On Gov. Rick Snyder’s desk sits a bill that would repeal Michigan’s law requiring motorcyclists to wear helmets. We’re hoping that he will do the right thing and veto it.
While we know there are a handful of enthusiasts who prefer riding their motorcycles with the wind in their hair, we also know that statistics don’t lie and that head injury is the leading cause of death in motorcycle crashes.
As it stands, all motorcyclists riding the roads of Michigan are required to wear a helmet. But both the House and Senate have passed SB291, which would give all motorcyclists 21 and older the option to ride without a helmet as long as they have had a motorcycle license for two years or passed a motorcycle safety course. On their motorcycle policies, they also would have to buy a $20,000 medical insurance rider, which we all know wouldn’t go far toward health care expenses — especially if long-term care is needed.
Opinions of proponents pushing the repeal range from a rider’s right to decide for themselves whether they want to wear a helmet to the argument that more tourists would visit our state if they weren’t bound to the current law.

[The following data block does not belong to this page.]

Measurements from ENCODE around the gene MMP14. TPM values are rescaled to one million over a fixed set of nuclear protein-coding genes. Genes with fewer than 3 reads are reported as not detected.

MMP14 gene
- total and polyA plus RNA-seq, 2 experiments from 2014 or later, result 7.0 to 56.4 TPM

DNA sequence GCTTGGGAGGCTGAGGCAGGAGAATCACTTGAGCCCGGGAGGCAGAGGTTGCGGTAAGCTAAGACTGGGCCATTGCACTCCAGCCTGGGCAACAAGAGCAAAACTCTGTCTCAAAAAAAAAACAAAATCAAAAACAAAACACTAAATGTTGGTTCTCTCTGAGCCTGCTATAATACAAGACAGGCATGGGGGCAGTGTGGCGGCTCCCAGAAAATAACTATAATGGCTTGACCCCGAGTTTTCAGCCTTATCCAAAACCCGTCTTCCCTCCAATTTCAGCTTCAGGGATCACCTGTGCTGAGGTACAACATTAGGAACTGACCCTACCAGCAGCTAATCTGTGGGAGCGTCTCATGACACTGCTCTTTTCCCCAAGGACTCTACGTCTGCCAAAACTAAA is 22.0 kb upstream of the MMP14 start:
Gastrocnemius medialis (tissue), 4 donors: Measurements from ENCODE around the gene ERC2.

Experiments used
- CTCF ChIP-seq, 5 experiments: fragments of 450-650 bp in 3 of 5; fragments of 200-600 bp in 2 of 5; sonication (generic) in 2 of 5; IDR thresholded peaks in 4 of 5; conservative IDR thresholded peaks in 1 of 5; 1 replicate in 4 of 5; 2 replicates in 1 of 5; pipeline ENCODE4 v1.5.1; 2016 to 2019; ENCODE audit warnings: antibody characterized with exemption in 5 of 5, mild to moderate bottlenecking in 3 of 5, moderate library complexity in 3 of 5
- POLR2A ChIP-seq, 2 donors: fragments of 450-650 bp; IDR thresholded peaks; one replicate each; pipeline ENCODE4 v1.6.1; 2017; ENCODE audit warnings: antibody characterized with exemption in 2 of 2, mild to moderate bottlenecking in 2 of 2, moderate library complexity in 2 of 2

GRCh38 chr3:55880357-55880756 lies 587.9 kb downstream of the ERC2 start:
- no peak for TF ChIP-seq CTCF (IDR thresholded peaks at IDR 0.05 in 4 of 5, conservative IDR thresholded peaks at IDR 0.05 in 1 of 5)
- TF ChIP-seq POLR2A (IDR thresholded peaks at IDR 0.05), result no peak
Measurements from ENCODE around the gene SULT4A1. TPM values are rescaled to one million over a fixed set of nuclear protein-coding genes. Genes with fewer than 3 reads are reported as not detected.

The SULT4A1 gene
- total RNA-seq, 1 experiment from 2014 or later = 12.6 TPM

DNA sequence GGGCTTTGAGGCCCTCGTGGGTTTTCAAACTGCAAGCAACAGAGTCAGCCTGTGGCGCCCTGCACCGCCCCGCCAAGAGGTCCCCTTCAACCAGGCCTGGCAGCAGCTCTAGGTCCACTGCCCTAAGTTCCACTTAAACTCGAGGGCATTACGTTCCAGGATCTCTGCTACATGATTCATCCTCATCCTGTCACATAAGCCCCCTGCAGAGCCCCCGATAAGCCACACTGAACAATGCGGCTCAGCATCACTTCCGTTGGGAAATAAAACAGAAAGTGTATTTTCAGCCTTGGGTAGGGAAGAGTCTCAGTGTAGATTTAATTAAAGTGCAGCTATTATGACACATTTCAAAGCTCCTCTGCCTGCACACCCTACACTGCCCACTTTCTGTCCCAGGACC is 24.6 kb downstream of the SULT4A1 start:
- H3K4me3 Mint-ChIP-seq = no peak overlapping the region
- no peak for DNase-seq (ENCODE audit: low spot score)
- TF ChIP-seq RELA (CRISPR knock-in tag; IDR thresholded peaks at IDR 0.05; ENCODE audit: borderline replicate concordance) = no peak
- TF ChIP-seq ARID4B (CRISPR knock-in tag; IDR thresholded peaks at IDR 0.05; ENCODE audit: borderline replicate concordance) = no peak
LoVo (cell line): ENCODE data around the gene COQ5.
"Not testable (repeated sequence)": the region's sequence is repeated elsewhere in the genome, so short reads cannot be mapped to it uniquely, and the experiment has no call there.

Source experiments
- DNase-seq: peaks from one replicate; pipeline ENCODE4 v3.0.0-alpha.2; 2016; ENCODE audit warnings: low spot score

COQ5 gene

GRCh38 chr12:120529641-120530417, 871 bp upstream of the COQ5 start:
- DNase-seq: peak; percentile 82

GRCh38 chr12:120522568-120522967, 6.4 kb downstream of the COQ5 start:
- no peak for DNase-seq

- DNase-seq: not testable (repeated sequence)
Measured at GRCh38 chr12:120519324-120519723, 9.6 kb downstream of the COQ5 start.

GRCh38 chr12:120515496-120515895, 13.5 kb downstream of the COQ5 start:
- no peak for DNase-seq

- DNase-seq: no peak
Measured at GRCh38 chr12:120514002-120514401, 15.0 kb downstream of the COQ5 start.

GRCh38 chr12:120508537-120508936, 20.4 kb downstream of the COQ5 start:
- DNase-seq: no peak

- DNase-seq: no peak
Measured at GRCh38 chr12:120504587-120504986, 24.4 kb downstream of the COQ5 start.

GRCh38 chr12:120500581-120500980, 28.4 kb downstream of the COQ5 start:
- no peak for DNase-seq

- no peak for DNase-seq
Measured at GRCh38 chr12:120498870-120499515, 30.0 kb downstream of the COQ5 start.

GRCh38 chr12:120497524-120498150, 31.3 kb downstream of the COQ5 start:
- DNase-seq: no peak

But experience shows that the risk of death and critical injury — which often results in costly medical care — increases when helmets aren’t worn. Statistics also show that helmets are 37 percent effective in preventing crash-related fatalities and the National Highway Traffic Safety Administration estimates a rider not wearing a helmet is 40 percent more likely to suffer a fatal head injury and 15 percent more likely to have a permanent head injury than a helmeted motorcyclist.
This is not the first attempt to change Michigan’s helmet law and it may not be the last. But we hope Gov. Snyder stays the course and casts his vote for safety by supporting our current laws. As one local motorcycle enthusiast put it, “You may not want to wear your helmet, but your family will be glad you did.”
Editorial opinions are the consensus of The Daily News editorial board.